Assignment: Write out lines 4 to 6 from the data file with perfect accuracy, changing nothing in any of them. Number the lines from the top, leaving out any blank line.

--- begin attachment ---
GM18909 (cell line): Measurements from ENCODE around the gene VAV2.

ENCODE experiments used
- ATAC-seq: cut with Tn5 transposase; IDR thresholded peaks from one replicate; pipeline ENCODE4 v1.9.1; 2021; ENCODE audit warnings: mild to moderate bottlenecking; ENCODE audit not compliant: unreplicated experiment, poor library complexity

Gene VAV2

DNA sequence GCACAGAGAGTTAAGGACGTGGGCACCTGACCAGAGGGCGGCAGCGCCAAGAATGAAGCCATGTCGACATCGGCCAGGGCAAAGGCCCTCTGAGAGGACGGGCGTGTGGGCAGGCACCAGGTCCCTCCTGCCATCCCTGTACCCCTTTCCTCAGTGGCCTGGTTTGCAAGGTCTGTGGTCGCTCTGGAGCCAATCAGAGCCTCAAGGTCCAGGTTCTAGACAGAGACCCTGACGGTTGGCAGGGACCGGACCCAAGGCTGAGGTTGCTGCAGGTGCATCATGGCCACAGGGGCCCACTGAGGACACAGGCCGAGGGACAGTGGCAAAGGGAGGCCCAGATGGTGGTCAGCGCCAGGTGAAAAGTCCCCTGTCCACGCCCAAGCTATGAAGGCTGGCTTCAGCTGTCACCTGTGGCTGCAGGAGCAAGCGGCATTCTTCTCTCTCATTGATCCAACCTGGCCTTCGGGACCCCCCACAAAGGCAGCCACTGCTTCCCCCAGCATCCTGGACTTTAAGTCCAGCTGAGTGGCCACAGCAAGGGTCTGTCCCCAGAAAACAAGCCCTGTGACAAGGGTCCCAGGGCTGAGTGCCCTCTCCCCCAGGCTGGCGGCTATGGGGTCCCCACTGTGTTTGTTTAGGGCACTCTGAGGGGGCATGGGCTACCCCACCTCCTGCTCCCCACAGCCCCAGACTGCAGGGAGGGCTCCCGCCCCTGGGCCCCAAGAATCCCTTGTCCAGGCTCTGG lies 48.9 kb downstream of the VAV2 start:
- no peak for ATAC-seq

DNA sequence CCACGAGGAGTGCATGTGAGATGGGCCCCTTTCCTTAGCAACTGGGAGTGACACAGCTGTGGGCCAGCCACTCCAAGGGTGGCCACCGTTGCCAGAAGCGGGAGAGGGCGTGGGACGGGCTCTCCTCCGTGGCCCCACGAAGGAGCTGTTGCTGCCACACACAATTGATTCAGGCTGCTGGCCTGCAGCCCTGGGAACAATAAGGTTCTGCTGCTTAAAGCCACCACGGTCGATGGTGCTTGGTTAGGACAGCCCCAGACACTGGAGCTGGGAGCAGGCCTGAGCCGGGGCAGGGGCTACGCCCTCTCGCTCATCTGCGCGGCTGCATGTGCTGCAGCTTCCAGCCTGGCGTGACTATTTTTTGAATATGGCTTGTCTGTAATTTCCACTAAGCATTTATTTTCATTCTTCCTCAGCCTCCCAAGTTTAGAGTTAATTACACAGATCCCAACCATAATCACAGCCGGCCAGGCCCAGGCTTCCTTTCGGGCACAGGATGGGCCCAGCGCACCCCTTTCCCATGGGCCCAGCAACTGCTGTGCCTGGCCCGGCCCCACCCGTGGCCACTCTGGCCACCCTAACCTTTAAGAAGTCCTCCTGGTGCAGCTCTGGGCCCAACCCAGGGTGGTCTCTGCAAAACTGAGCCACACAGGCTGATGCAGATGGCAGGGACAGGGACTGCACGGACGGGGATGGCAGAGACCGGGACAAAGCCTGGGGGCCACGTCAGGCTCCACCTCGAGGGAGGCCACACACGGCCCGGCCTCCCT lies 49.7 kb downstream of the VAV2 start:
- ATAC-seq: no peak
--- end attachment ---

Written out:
Gene VAV2

DNA sequence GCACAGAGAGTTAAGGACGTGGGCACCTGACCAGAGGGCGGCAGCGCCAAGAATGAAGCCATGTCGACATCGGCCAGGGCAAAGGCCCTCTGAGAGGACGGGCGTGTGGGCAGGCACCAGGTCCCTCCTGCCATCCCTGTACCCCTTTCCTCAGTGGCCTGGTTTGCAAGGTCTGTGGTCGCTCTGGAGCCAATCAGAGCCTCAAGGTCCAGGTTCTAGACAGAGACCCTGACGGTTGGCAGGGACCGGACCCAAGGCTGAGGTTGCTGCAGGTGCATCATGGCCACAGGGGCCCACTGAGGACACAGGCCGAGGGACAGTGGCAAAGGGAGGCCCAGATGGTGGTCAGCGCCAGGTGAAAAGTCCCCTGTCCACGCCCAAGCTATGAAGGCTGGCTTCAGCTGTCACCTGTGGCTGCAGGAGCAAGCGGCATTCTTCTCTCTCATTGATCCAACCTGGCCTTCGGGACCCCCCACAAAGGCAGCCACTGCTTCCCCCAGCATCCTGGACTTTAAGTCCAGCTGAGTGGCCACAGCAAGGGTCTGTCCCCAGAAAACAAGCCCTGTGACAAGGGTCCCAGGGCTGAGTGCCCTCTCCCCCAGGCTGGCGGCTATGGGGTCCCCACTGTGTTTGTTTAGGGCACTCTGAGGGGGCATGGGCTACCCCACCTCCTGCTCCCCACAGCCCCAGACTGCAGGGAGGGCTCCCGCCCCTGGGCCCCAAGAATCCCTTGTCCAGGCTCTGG lies 48.9 kb downstream of the VAV2 start:
- no peak for ATAC-seq